In 1851 Webster was elected an honorary member of the Massachusetts Society of the Cincinnati.

More widely agreed upon, notably by both Senator Lodge and President Kennedy, is Webster's skill as an orator, with Kennedy praising Webster's "ability to make alive and supreme the latent sense of oneness, of union, that all Americans felt but few could express." Schlesinger, however, notes that he is also an example of the limitations of formal oratory: Congress heard Webster or Clay with admiration, but they rarely prevailed at the vote. Plainer speech and party solidarity were more effective, and Webster never approached Jackson's popular appeal.

Religious views

Conflicting opinions have been voiced as to his religion. The Unitarian Universalist Church, citing Unitarianism in America from 1902, claim him as their own. Another source, the 1856 biography The American Statesman: The Life and Character of Daniel Webster, proclaim him an avowed orthodox Trinitarian, baptized and raised in an Orthodox Congregational Church, and who died a member of the Episcopal Church. He is said to have expressed his belief in the Trinity; to a Unitarian who asked him how a man of his intellect could believe in the Trinity, he responded that it was because he believed though he did not "understand the arithmetic of heaven."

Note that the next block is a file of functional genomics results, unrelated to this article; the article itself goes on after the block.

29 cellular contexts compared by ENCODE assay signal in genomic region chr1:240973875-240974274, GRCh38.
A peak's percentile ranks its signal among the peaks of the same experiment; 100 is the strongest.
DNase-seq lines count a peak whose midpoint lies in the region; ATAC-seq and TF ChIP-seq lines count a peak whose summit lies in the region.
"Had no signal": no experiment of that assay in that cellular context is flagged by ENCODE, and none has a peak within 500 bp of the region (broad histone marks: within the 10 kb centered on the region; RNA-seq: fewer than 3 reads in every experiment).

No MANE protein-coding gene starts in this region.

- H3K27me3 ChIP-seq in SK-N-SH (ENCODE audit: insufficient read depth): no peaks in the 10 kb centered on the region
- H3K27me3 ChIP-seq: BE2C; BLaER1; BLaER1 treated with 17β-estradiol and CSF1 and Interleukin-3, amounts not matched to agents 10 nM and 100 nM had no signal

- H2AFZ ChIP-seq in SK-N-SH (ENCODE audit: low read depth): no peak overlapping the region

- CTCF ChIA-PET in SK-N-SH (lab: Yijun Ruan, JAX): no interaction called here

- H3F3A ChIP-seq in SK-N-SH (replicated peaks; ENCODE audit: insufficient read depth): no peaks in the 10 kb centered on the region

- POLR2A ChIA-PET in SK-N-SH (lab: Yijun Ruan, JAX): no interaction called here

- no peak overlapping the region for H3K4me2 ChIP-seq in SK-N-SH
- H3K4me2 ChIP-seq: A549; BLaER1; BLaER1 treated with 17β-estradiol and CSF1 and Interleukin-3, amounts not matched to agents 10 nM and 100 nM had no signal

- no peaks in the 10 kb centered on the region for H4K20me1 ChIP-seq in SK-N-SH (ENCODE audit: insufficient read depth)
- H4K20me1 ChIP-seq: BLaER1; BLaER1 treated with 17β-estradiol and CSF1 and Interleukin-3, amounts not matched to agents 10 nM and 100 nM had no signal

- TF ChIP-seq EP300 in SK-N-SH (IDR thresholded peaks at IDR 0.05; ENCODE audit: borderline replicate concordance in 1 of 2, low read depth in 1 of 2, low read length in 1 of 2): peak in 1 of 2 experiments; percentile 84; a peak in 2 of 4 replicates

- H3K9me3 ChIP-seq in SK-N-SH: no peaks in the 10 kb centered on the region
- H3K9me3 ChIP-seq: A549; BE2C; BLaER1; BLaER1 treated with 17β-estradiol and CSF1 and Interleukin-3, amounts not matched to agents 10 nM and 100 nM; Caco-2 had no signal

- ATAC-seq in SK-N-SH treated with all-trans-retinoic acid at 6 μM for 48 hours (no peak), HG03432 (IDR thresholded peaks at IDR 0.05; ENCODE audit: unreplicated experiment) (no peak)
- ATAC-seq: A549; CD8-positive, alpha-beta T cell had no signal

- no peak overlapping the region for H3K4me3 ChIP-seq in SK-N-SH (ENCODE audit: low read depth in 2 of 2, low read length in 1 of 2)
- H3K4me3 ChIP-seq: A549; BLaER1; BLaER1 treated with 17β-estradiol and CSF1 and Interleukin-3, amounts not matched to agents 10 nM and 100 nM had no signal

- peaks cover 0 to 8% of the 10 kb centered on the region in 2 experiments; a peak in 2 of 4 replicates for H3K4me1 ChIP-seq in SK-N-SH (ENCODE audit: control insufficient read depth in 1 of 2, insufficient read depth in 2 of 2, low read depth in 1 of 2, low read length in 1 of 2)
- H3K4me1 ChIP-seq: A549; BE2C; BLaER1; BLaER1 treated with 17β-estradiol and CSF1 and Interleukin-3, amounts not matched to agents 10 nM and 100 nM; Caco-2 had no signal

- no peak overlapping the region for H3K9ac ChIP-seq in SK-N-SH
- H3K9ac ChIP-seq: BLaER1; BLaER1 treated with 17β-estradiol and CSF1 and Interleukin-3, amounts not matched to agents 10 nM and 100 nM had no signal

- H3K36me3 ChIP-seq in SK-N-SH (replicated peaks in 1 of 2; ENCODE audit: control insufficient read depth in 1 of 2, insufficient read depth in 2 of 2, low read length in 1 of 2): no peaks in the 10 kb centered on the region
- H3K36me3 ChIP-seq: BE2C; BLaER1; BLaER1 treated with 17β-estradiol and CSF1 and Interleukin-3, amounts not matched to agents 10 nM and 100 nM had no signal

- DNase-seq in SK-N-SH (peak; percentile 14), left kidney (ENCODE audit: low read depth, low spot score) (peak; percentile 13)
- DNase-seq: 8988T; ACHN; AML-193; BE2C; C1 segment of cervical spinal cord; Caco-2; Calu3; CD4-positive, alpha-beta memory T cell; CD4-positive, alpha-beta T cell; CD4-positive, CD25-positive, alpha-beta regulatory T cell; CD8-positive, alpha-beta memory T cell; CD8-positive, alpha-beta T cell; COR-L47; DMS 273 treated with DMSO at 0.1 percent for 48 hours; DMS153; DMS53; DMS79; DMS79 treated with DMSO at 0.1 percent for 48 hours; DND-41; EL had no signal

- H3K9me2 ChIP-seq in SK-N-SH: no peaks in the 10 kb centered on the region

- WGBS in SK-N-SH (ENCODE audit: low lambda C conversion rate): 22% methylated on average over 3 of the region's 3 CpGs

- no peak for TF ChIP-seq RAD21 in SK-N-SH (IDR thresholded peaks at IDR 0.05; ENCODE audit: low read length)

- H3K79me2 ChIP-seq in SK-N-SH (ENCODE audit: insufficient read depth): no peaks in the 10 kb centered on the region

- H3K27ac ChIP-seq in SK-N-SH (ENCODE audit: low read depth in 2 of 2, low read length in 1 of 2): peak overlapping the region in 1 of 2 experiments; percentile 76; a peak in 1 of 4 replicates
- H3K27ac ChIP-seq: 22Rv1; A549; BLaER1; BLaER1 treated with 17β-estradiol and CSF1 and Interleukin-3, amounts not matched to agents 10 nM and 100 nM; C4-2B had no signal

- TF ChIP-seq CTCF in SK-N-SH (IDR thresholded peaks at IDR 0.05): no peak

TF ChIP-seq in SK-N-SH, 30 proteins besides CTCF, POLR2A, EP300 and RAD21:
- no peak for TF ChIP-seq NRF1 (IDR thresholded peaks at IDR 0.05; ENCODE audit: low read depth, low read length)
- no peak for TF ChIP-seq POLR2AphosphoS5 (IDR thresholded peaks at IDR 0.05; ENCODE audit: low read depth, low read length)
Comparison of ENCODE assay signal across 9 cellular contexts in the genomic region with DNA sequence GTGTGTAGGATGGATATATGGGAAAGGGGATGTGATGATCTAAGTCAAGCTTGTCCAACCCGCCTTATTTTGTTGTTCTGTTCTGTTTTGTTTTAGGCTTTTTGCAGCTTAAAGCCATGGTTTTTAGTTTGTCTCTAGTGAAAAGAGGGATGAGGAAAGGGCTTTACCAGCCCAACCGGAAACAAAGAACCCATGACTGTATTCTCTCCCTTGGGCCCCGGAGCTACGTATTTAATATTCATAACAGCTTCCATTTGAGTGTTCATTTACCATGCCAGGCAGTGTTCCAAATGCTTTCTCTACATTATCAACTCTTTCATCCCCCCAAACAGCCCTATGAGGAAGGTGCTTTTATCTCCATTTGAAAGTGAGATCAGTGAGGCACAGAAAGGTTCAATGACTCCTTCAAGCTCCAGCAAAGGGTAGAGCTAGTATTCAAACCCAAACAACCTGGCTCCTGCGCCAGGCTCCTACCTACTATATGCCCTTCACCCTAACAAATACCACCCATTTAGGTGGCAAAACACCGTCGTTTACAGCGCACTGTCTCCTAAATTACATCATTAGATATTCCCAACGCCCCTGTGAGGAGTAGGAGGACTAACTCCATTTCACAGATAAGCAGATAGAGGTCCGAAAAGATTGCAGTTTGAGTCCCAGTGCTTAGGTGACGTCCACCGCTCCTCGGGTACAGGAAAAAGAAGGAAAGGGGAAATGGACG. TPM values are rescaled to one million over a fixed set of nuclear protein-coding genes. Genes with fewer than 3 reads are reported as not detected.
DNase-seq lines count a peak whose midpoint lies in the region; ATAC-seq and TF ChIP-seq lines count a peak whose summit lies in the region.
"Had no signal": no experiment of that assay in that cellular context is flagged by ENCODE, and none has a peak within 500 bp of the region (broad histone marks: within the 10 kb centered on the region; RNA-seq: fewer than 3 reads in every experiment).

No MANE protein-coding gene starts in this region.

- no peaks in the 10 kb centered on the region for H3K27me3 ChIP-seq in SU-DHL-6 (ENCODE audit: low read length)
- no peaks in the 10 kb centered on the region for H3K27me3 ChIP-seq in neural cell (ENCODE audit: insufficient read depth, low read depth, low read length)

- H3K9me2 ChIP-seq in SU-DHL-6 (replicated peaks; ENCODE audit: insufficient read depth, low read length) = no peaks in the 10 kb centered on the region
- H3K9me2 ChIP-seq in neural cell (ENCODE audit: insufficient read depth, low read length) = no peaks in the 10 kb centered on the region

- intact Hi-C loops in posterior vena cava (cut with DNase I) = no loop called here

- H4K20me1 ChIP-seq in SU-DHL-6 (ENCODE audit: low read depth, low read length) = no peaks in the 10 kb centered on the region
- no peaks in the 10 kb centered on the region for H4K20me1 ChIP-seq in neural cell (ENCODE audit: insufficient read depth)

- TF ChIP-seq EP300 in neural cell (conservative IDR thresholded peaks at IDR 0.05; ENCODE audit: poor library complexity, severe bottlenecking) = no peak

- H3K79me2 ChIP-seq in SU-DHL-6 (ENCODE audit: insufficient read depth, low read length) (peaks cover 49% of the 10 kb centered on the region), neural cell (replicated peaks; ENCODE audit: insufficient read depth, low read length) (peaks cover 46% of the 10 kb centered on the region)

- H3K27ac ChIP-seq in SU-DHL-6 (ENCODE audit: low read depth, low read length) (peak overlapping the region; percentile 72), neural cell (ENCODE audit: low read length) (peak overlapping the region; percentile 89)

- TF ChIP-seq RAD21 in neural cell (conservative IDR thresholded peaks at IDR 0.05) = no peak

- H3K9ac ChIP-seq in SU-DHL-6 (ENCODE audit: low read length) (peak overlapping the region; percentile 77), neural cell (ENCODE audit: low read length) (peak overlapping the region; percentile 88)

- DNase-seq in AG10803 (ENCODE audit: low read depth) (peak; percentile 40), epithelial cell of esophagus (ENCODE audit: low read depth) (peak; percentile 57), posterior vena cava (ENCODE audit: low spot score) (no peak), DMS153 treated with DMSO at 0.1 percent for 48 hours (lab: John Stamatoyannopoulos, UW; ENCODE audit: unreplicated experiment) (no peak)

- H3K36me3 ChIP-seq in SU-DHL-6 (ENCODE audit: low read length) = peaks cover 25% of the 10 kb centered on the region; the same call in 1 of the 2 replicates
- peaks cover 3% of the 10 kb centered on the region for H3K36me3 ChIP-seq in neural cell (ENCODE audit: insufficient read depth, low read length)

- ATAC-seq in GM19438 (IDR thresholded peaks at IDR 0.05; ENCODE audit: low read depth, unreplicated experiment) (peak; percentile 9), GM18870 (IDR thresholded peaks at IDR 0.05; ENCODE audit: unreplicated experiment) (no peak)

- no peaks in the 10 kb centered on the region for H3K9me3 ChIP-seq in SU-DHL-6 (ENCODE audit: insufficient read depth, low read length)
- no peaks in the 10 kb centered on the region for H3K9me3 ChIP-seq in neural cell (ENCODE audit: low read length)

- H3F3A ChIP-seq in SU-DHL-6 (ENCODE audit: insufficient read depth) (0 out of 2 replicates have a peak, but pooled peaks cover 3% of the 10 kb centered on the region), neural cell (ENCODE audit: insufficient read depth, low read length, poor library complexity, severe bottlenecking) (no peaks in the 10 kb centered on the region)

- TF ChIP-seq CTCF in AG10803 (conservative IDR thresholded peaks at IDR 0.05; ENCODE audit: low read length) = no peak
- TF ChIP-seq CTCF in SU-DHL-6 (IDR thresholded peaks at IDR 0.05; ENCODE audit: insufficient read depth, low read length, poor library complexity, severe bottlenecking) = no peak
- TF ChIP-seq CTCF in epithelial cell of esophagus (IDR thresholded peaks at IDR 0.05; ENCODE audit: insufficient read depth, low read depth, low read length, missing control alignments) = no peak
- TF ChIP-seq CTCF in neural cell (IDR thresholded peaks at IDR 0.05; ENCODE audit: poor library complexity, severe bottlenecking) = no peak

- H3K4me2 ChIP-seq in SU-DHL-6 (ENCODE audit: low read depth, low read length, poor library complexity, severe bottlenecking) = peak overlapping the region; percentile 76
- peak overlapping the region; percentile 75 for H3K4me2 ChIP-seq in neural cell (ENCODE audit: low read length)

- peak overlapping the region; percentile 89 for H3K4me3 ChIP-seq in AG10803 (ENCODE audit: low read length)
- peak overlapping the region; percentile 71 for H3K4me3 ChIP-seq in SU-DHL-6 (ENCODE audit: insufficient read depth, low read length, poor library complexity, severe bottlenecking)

Monuments and memorials

Webster's legacy has been commemorated by numerous means.

Film and television

In the 1934 film The Mighty Barnum, Webster was portrayed by George MacQuarrie.

In the 1936 film The Gorgeous Hussy, Webster was portrayed by Sidney Toler.

In the 1940 film Abe Lincoln in Illinois, Webster was portrayed by Harry Humphries.

In the 1941 film The Devil and Daniel Webster, Webster was portrayed by Edward Arnold.

In the 2003 film Shortcut to Happiness, Webster was portrayed by Anthony Hopkins.

In the 2017 documentary film The Gettysburg Address, Webster is voiced by Kevin Conway.

On U.S. postage

Few famous Americans other than US Presidents are ever honored on US postage more than once or twice, as Daniel Webster has been. One of the perhaps not so famous things Webster was noted for was to introduce legislation to produce pre-paid adhesive postage stamps for the U.S. Post Office, the first of which were issued in 1847. The first Webster postage stamp, bearing only Webster's portrait, was not issued until April 12 of 1870, 18 years after his death. In all, Daniel Webster is honored on 14 different US postage issues, more than most US Presidents.